Monday, July 27, 2009

Look into my !

A front page story in today's NYT biz section about new research from the Walt Disney Company had me chuckling, with fond remembrance about my earliest days in the media biz and my marketing and advertising classes as a young MBA student. A reminder that, in some ways, everything changes and yet nothing does.

In the latest developments from the internet world, the story reports on how Disney is hooking up research subjects to a device which monitors eye movements, heart rates, facial expressions, and so forth during web browsing to try to quantify which forms of internet advertising are the most impactful to the reader. Hmm.

Once upon a time, at my first magazine job with Sports Illustrated, we experimented with what we nicknamed 'sweaty palms' research, which involved wiring the subjects' hands and other body parts to a monitor that measured galvanic skin response to a series of newsstand cover elements to understand and manipulate those variables to increase retail sales. Changes in electrical conductivity of the skin were equated to 'unconscious' positive/negative feedback, etc etc, and so forth and so on. Since the research results could never really be well correlated to field studies that might verify the relationship between sweaty palms and better sales, the project was eventually abandoned and we went back to old fashioned numbers crunching to find the answers that never really came.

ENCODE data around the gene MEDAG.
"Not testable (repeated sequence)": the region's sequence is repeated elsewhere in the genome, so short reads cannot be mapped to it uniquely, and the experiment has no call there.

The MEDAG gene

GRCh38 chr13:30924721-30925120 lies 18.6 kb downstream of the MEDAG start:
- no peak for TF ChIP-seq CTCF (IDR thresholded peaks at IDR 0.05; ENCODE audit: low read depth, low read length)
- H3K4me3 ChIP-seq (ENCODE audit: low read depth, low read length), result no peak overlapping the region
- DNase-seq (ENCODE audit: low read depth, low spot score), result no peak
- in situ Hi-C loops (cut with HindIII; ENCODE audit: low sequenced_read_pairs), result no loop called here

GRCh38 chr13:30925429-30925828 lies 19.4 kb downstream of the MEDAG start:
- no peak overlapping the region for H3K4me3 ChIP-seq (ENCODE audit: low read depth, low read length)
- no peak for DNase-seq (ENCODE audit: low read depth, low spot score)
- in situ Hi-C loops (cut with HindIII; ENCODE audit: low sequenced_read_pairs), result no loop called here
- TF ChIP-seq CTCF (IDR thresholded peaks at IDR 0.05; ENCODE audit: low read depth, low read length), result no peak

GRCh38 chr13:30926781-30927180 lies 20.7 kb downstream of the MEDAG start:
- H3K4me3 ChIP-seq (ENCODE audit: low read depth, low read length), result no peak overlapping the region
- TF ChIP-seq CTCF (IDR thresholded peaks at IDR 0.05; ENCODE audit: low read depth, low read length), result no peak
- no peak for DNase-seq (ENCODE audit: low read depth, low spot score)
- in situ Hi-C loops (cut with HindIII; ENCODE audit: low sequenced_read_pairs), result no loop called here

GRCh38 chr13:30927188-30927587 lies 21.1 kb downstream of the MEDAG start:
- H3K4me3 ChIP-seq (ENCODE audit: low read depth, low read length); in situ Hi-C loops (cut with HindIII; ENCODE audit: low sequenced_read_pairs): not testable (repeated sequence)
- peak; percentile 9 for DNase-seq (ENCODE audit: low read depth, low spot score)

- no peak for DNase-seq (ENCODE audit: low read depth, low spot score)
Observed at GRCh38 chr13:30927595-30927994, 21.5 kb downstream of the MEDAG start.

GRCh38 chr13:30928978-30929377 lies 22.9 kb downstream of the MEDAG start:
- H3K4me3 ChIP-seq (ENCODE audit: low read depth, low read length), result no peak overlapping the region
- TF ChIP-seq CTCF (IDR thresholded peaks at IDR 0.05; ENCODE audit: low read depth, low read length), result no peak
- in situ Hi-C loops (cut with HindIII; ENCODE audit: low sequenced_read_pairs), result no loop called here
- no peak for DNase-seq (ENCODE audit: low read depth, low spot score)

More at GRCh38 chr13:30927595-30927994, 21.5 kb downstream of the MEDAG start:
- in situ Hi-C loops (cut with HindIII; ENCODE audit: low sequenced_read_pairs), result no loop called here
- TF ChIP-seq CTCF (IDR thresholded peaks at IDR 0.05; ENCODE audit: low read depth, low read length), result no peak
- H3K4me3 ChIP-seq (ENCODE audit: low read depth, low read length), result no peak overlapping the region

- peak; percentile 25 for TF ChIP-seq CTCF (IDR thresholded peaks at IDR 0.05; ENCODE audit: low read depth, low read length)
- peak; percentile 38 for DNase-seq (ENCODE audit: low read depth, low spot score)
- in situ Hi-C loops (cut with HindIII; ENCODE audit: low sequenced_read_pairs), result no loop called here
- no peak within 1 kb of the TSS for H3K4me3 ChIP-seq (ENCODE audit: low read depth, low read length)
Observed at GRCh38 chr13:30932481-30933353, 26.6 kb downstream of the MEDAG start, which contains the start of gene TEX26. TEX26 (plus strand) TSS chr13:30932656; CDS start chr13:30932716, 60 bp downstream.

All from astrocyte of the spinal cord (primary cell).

We keep looking for ways we can better understand consumer behavior in order to control or influence it, and I guess I'll cop to being an active participant in this process in my media career. What interests me are the pretenders to the Holy Grail, such as the internet, which, as the ultimate measurable tool of consumer response, purports to thereby be the channel for the ultimate answers to what makes us buy. Someday, perhaps, as we are able to map and correlate complex neural pathways and interactivity, we will find the answers, but we are not there yet and perhaps no closer to it than during my days with the sweaty palms.

I was more inspired by another report I read the other day in The New Yorker, about the origins of super-sizing. A movie theater owner, searching for ways to increase popcorn (and soda) consumption, stumbled on the idea of jumbo-size popcorn boxes and watched as popcorn and soda sales soared---an idea he eventually passed along to Ray Kroc, the founder of McDonald's....and the rest is history.

There is a complexity---some might say mystery---to we humans that cannot yet be diagrammed, computed, predicted, and controlled. Perhaps that is the source of what has allowed our species to dominate the planet, for better and worse. And maybe someday we will all be programmed and choreographed, with and without our consent. In the meantime, I salute the research attempts, hope to continue to initiate more of my own, but with a skepticism that some unknowns may remain unknowns for a long time to come. Hooray.

No comments:

Post a Comment